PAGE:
6. Silfer, Kyle. Applied Ludology: Art games and game art. Alibi. V.16, No.28. Feature Archive. July 12 - 18, 2007.
  7. 7.0 7.1 7.2 7.3 7.4 7.5 Pratt, Charles J. The Art History... Of Games? Games As Art May Be A Lost Cause. Gamasutra. 8 February 2010.
  8. Ebert, Roger (2005-11-27). "Why did the chicken cross the genders?". Chicago Sun-Times. Retrieved 2010-08-31. 
  9. Emerson, Jim (2006-04-16). "Video games: The 'epic debate'". Chicago Sun-Times. Retrieved 2010-08-31. 
  10. Ebert, Roger (2006-04-13). "An Epic Debate: Are Video Games an Art Form?". 62nd Annual Conference on World Affairs.
  11. Ebert, Roger (2007-07-21). "Games vs. Art: Ebert vs. Barker". Chicago Sun-Times. Retrieved 2010-08-31. 
  12. 12.0 12.1 Ebert, Roger (2010-04-16). "Video games can never be art". Chicago Sun-Times. Retrieved 2010-08-31. 
  13. Nosowitz, Dan (2010-04-20). "Game Designer Kellee Santiago Responds to Roger Ebert's "Video Games Are Not Art" Rant". Fast Company. Retrieved 2010-08-31. 
  14. Sjöberg, Lore (2010-04-23). "Alt Text: Are Videogames Art? Time Will Tell". Wired. Retrieved 2010-08-31. 
  15. Sapieha, Chad (2010-04-18). "Roger Ebert: Video games cannot be art". The Globe and Mail. Retrieved 2010-08-31. 
  16. Santiago, Kellee (2010-04-19). "Right. Moving On… [My Response to Ebert]". thatgamecompany. Retrieved 2010-08-31. 
  17. Ebert, Roger (2010-07-01). "Okay, kids, play on my lawn". Chicago Sun-Times. Retrieved 2010-08-31. 
  18. Pease, Emma. CSLI Calendar Of Public Events. Stanford Center for the Study of Language and Information. 14 May 1997.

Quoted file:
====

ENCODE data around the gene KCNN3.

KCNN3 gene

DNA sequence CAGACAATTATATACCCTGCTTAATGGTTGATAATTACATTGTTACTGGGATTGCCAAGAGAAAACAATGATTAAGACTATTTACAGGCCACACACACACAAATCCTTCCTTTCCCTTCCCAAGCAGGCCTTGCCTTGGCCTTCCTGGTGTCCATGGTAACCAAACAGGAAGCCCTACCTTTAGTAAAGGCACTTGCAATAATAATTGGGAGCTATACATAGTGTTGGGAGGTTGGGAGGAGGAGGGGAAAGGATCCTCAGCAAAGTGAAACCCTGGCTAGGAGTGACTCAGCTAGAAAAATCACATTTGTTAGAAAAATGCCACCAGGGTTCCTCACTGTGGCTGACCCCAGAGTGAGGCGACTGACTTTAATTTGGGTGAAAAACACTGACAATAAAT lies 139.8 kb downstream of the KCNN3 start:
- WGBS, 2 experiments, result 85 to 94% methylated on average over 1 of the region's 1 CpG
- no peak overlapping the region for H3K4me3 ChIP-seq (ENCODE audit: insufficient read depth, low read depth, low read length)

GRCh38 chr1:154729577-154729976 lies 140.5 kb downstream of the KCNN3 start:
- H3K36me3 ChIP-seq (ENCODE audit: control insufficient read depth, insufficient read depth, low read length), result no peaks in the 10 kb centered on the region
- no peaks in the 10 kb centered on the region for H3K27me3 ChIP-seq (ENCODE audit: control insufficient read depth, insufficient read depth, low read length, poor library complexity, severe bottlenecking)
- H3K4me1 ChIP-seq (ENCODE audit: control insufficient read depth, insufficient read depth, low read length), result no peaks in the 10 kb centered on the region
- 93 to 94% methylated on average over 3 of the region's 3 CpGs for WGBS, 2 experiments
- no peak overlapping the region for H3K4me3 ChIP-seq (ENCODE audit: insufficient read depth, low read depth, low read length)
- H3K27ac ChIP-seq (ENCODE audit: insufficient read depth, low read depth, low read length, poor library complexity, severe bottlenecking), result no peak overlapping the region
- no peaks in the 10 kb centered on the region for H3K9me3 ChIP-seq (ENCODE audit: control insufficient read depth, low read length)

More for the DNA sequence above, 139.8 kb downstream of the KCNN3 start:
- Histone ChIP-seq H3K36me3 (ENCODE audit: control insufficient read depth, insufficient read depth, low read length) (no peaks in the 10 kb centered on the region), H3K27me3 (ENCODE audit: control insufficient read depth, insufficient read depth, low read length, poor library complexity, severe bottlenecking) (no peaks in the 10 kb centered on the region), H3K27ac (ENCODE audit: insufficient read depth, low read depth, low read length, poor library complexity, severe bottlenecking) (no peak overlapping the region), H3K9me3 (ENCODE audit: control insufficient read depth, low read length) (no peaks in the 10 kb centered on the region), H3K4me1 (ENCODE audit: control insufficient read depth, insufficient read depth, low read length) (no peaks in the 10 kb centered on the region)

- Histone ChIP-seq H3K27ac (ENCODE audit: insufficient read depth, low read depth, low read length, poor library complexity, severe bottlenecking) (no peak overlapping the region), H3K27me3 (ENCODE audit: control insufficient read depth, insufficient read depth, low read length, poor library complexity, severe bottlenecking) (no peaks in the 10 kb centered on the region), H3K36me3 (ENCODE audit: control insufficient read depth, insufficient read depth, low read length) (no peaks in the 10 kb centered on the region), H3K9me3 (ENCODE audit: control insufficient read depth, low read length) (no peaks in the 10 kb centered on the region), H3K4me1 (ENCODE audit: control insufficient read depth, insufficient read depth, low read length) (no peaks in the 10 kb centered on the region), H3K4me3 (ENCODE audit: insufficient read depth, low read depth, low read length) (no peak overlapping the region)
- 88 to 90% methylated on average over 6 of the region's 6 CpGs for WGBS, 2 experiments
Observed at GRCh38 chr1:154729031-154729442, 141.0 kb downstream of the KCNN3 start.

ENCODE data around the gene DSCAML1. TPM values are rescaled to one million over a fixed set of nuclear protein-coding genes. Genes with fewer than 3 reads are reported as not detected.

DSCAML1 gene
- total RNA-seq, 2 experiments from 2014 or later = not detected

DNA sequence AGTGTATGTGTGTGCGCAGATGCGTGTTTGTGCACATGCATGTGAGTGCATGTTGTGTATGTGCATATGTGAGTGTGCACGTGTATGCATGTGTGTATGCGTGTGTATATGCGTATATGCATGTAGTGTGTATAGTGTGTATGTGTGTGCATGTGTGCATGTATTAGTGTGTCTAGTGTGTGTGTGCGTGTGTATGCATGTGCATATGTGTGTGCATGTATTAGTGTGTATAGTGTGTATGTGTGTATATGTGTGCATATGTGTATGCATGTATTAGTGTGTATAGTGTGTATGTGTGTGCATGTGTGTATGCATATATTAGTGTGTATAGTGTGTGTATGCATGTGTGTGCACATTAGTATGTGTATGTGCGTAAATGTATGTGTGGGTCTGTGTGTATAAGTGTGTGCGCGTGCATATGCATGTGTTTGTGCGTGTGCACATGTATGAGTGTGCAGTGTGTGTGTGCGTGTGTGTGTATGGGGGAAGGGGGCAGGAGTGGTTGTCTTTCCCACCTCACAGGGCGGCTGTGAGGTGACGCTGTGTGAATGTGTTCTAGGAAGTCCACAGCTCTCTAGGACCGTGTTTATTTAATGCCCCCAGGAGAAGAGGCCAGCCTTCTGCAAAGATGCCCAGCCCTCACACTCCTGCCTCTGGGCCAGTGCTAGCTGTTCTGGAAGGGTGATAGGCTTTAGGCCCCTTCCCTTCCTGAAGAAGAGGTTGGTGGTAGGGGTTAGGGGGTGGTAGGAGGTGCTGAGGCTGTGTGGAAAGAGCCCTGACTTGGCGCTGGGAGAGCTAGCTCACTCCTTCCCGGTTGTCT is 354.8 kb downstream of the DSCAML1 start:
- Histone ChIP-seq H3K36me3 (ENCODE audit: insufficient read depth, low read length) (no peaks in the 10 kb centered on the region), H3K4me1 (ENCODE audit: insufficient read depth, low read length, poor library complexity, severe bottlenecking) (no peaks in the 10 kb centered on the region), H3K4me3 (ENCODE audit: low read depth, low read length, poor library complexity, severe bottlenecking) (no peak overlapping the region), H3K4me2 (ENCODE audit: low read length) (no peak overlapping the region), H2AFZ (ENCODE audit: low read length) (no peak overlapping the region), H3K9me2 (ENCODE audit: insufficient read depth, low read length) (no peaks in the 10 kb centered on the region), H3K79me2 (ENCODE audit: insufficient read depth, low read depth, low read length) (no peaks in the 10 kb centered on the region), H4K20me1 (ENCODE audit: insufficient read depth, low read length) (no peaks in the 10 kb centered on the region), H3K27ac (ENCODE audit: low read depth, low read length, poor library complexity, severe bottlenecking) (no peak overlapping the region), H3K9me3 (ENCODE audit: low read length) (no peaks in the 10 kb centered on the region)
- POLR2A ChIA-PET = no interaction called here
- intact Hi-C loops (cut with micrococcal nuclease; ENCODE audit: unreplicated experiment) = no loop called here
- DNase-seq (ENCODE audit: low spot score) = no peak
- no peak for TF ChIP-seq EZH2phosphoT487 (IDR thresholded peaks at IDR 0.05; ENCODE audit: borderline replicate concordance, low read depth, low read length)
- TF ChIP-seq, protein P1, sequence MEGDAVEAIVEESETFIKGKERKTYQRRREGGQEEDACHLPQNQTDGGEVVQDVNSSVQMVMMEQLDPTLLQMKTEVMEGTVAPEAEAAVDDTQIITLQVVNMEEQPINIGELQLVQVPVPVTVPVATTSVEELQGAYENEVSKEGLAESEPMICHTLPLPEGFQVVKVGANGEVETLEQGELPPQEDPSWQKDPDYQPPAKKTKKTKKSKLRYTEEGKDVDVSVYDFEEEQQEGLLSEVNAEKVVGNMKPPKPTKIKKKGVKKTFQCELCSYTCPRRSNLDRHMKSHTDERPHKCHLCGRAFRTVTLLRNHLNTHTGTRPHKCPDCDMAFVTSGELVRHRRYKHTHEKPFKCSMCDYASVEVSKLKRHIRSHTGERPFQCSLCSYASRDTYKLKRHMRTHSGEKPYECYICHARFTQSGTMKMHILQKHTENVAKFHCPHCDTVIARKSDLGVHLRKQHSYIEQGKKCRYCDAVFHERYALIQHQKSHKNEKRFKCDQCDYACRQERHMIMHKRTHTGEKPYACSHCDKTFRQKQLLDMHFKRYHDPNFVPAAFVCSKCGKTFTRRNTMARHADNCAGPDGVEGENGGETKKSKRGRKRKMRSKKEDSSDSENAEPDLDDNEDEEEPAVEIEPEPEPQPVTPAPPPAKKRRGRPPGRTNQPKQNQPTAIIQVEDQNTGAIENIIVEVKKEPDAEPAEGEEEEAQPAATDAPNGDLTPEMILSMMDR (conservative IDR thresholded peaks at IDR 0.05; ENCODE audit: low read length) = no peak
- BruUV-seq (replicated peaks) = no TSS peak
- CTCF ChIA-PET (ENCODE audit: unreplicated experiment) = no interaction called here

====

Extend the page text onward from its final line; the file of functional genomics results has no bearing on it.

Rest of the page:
19. Remo, Chris. Creator Of Space Invaders-Based 9/11 Art Piece Pulls Exhibit. Gamasutra. 25 August 2008.
  20. Ploug, Kristine. Art Games - An Introduction. Artificial.dk. 1 December 2005.
  21. Rohrer, Jason C. Review: Super Columbine Massacre RPG!. Arthouse Games. 1 January 2007.
  22. Whiting, Mark. Slamdance Judge Speaks Out Against Censorship. 1up. 11 January 2007.
  23. More Details & Reaction Emerge on Slamdance Festival & Super Columbine Game GamePolitics. 6 January 2007.
  24. Pichlmair, Martin. Electroplankton revisited: A Meta-Review. Eludamos. Vol. 1, Issue 1. 2007
  25. Hill, Jason. Art-Game Interview:with Jason Nelson. Screen Play, Sydney Morning Herald, 2009
  26. Whiting, Mark. NY Game Exhibit Shut Down Amidst Controversy. 1UP News. 13 March 2008.
  27. McElroy, Justin. The Joystiq Free Game Club: Aether. Joystiq . 8 September 2008.
  28. Siegel, Scott Jon. Check out indie art game 'The Graveyard'. Joystiq. 4 April 2008.
  29. Scarpelli, Michael. 2008 Special Awards - Best Arthouse Game - Gravitybone. GameTunnel. 28 December 2008.
  30. Martin, Tim. Endpaper - Fiction Reaches a New Level. The Daily Telegraph, 8 May 2009.
  31. Thomsen, Michael. Independent View: Passage's Jason Rohrer. IGN. 21 May 2008.
  32. Alexander, Leigh. Analysis: Every Day's Not The Same 'Art Game'. Gamasutra. 12 January 2010.
  33. Bakalar, Jeff; Stein, Scott; Ackerman, Dan (2010-07-19). "Happily getting stuck in Limbo". CNet. Retrieved 2010-07-22.  Cite uses deprecated parameter |coauthors= (help)
  34. Hatfield, Daemon (2010-07-19). "Limbo Review". IGN. Retrieved 2010-07-21. 
  35. Sapieha, Chad (2010-07-22). "Playing in Limbo". The Globe and Mail. Retrieved 2010-07-22. 

External links